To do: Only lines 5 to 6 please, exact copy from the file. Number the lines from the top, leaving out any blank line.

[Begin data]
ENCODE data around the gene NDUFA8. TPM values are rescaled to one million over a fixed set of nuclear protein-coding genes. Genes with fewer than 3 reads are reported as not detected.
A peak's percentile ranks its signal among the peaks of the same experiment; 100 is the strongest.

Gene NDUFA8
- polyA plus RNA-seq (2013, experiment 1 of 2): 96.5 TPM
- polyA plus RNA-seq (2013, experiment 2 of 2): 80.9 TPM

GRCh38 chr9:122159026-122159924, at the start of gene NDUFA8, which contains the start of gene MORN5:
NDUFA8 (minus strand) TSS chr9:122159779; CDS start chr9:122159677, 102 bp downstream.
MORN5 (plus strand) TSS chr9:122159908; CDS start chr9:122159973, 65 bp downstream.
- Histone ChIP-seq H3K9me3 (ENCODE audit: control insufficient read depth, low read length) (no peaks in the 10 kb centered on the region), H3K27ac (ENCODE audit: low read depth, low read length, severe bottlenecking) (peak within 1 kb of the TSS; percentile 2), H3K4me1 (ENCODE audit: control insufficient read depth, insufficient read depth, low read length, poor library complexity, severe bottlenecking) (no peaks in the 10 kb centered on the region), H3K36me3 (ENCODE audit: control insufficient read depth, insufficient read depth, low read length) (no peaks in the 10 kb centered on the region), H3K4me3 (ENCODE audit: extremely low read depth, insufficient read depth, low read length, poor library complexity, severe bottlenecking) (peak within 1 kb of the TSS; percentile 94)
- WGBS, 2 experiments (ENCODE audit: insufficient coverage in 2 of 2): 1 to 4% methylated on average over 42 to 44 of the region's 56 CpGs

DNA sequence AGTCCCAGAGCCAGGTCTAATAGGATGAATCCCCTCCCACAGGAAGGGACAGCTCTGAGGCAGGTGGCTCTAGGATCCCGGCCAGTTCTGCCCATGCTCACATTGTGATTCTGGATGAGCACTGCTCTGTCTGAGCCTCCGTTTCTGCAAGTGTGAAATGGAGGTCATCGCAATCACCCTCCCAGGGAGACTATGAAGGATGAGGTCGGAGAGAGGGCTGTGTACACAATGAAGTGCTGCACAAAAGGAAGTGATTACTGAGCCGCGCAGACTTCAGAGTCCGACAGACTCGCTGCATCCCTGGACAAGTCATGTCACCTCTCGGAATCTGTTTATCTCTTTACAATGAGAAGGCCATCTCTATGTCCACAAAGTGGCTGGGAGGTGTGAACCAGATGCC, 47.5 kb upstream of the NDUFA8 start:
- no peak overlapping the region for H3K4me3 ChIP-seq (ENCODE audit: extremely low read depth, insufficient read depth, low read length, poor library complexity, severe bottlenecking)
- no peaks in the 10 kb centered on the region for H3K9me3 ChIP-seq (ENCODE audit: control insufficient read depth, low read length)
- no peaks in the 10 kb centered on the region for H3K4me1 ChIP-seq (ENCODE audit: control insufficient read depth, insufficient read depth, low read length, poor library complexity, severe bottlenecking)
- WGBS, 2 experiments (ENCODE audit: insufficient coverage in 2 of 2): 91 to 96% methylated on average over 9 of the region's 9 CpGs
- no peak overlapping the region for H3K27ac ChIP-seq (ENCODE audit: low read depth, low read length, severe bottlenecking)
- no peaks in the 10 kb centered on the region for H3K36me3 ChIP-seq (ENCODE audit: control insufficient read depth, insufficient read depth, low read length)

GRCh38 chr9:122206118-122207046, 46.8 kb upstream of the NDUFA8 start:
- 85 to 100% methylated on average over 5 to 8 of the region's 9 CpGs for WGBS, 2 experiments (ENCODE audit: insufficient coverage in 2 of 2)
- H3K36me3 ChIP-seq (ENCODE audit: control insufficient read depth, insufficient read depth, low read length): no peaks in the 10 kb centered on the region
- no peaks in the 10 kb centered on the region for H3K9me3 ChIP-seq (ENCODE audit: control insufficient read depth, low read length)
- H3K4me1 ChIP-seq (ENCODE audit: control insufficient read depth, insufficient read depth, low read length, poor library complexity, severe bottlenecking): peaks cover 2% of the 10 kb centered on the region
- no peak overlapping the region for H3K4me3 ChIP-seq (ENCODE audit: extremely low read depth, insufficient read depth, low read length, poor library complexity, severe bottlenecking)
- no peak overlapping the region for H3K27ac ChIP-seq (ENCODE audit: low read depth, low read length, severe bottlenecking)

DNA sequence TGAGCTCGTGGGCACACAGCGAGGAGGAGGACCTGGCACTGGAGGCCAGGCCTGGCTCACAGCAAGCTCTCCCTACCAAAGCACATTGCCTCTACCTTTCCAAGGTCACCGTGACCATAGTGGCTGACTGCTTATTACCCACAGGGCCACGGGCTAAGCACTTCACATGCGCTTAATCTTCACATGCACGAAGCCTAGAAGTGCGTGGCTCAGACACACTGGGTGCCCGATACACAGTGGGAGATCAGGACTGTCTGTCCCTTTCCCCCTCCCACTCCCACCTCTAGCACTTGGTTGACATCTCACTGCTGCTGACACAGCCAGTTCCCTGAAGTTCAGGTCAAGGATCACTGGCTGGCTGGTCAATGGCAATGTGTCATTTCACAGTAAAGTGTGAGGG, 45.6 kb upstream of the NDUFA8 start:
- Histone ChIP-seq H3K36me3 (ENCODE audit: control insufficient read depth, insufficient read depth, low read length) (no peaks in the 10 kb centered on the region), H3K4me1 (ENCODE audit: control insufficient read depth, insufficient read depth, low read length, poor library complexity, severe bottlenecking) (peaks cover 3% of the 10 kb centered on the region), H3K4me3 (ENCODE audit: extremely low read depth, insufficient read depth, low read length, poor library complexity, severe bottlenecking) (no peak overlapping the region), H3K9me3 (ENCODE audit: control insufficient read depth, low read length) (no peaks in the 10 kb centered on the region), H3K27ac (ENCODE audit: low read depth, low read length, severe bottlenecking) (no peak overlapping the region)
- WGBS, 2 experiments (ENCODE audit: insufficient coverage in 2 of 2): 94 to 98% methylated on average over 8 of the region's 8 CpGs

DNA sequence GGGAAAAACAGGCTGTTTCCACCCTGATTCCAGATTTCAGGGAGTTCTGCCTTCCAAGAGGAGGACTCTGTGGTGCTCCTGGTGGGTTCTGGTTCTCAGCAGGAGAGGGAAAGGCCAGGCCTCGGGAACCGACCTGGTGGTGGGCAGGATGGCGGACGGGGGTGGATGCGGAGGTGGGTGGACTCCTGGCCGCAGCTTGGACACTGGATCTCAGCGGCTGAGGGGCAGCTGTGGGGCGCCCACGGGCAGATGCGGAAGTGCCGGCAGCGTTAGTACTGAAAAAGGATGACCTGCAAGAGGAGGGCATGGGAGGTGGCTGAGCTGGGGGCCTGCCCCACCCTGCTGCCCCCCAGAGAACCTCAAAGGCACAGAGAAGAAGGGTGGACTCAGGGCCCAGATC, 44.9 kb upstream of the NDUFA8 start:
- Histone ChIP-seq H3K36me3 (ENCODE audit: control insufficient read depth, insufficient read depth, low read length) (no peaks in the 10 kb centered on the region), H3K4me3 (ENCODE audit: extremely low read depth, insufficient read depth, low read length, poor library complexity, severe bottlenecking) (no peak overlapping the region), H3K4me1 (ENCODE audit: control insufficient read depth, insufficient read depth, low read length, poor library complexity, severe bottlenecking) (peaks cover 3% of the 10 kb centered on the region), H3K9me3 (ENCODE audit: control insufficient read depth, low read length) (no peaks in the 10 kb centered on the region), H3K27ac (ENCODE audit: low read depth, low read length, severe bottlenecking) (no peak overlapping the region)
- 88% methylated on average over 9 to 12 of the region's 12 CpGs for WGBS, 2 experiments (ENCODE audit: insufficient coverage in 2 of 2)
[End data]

- polyA plus RNA-seq (2013, experiment 2 of 2): 80.9 TPM

GRCh38 chr9:122159026-122159924, at the start of gene NDUFA8, which contains the start of gene MORN5: